Sacrament Hymns, Ranked (by length)

I have a priest-aged son, and seeing him administer the sacrament has made me pay more attention to the process than I had since I was a priest myself. One issue that I noticed last week was that the sacrament hymn seemed really short, and my son and the other priest hadn’t finished breaking the bread by the time it was over. Of course this isn’t all that unusual. The organist just played through the hymn again while they finished. It was only a matter of a few seconds, but it brought to mind that when I was a priest, I always worried about this happening, because I could feel the pressure of everyone in the congregation waiting for me to just hurry up and finish.

This got me to wondering, though, about how long the sacrament hymns actually are. I looked up the 30 hymns listed under the topic “sacrament” in the back of the hymnbook. (They are all grouped together between hymn numbers 169 and 197, except for #146, “Gently Raise the Sacred Strain.”) I calculated the length of each hymn given its time signature, number of measures and verses, and suggested tempo (I used the midpoint of the lengths implied by taking the fastest and slowest of the suggested tempos.) I included only the verses actually printed in the music because, at least in my experience, it’s typically only those verses that are sung. I didn’t make any adjustment for fermatas.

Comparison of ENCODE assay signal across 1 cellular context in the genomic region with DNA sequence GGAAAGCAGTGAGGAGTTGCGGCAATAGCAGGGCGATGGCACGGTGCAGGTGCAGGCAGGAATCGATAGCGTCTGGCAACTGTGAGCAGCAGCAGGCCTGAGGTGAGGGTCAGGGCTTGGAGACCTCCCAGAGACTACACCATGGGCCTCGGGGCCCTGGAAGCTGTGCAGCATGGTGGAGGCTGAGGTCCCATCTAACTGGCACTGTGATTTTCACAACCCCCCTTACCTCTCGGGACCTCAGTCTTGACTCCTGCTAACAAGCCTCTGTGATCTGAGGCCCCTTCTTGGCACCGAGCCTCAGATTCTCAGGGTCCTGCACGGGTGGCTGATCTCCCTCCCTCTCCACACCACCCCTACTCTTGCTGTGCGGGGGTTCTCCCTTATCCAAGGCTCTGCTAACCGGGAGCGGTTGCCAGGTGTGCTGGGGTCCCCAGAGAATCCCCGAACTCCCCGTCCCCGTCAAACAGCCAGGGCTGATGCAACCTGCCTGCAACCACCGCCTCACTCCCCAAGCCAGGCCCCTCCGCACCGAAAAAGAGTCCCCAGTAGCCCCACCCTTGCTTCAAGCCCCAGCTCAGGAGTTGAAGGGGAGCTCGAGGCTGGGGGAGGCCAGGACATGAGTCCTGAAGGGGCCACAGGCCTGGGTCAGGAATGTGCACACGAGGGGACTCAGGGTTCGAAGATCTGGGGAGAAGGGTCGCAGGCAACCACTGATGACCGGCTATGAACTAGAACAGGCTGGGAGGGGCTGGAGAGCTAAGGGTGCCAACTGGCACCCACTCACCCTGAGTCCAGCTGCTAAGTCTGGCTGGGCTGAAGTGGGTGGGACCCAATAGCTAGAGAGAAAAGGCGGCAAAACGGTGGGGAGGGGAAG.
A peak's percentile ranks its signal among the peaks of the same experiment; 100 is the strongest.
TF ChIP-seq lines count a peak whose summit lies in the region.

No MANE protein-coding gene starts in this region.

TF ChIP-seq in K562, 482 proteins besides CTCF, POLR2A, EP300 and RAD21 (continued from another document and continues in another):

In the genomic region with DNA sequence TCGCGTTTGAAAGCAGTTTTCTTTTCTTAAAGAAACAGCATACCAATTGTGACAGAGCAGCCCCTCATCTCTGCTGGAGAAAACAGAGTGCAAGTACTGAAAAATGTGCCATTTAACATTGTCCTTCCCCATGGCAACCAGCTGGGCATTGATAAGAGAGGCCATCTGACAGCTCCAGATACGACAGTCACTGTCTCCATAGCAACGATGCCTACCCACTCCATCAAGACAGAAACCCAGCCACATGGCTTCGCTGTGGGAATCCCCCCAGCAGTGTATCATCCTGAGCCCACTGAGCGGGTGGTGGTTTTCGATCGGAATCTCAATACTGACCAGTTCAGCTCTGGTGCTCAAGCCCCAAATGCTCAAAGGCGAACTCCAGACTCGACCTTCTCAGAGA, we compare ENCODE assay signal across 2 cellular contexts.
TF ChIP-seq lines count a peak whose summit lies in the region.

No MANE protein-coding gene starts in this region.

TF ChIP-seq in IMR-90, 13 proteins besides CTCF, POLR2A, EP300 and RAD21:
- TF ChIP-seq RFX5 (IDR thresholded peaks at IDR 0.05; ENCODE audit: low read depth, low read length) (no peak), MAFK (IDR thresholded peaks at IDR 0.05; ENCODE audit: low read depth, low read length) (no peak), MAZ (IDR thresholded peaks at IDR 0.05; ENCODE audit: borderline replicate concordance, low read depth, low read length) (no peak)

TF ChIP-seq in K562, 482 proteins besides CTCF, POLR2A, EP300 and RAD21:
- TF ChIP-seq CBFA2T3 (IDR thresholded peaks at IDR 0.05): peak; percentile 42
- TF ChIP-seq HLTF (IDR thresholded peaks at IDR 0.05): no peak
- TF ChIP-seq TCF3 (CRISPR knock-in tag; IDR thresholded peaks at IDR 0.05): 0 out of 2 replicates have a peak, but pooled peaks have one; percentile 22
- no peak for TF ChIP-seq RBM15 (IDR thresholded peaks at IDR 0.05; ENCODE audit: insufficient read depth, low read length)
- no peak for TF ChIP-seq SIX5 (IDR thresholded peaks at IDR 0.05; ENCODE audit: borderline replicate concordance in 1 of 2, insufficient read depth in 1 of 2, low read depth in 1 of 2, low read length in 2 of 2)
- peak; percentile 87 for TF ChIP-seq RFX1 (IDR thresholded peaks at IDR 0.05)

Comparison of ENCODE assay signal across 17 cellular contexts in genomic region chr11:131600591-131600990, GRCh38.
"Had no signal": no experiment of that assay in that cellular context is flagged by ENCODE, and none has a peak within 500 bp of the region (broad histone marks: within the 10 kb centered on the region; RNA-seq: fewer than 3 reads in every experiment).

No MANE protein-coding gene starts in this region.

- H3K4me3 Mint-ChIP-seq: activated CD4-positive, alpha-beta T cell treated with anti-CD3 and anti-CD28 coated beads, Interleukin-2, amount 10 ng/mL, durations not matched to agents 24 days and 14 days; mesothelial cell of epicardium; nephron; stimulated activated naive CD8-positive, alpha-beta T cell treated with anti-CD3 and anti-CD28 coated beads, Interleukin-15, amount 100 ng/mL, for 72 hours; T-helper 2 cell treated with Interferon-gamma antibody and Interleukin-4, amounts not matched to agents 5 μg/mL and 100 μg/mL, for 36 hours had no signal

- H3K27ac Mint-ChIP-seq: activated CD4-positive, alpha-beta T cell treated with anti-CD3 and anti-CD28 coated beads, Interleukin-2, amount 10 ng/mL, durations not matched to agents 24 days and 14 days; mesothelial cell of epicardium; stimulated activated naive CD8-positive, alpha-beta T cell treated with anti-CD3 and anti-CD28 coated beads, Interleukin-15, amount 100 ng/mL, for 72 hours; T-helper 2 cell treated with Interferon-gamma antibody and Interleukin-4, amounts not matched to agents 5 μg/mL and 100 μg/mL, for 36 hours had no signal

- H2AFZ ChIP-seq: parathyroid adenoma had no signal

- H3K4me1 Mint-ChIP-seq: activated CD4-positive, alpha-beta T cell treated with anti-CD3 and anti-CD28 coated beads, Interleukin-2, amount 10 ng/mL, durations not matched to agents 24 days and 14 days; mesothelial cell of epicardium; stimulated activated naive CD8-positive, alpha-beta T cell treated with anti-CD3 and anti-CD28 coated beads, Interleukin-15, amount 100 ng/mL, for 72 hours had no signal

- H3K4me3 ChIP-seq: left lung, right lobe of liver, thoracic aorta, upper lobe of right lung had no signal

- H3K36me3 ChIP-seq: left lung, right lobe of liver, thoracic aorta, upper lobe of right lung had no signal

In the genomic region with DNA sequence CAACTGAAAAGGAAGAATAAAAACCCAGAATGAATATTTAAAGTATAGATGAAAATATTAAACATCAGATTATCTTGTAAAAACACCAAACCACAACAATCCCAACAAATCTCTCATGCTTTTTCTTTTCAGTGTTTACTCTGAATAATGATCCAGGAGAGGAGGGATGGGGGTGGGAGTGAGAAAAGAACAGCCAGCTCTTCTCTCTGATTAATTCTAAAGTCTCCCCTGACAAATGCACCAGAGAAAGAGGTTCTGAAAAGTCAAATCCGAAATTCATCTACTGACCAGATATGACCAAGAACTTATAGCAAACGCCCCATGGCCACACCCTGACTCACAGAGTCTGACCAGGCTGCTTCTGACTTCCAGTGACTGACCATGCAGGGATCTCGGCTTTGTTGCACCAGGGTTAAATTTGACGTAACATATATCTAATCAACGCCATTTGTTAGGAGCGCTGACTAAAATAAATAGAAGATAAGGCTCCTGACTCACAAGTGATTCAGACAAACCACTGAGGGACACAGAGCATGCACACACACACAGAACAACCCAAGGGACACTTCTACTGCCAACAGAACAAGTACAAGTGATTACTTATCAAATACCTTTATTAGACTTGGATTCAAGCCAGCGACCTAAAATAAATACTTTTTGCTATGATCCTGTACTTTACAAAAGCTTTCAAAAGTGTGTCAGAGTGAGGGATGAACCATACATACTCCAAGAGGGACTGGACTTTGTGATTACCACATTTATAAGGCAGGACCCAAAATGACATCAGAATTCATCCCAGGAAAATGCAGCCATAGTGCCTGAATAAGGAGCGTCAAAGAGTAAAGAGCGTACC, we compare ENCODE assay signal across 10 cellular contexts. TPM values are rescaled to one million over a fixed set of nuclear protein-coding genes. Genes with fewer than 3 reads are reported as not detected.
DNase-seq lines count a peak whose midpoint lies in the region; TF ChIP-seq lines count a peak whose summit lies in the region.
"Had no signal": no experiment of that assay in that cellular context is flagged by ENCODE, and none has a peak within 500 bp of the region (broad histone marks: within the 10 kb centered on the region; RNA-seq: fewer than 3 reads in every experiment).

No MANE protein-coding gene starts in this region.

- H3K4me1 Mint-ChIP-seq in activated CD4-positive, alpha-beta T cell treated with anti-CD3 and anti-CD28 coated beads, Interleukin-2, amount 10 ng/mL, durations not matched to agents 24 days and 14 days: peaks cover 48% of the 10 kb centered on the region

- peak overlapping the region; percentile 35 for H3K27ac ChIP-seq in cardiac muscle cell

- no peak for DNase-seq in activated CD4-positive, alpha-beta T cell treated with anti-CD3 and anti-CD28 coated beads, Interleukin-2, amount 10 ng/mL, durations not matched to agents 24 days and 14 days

Here’s the result. It looks like most sacrament hymns are between 1:30 and 3:00 long. A few are shorter. A few are quite a bit longer.

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Worthiness

My favorite Richard Dutcher movie, one perhaps lesser known than God’s Army or States of Grace, is a thought-provoking film titled Brigham City. It’s a highly suspenseful murder mystery set in a small Mormon community, and it deals head-on with some hard religious questions. The final scene is deeply moving. I won’t spoil it by giving too many details, but I will say that a crucial element of that scene is the question of what it means to be worthy to take the sacrament.

About eight years ago, when I was still a PhD student, I got to design and teach a Master’s-level class on Mormonism at my school. One week, I showed them Brigham City. The group of mostly Protestant students quite liked the movie, but they said something that has really stayed with me. They said that their take on that scene was different than mine had been, because they came from traditions in which there isn’t a worthiness requirement to take communion (or the sacrament, in Mormon lingo); in fact, one of them said that when you feel unworthy, that’s actually the time when you need it the most. I’ve thought a lot about that over the years. Read More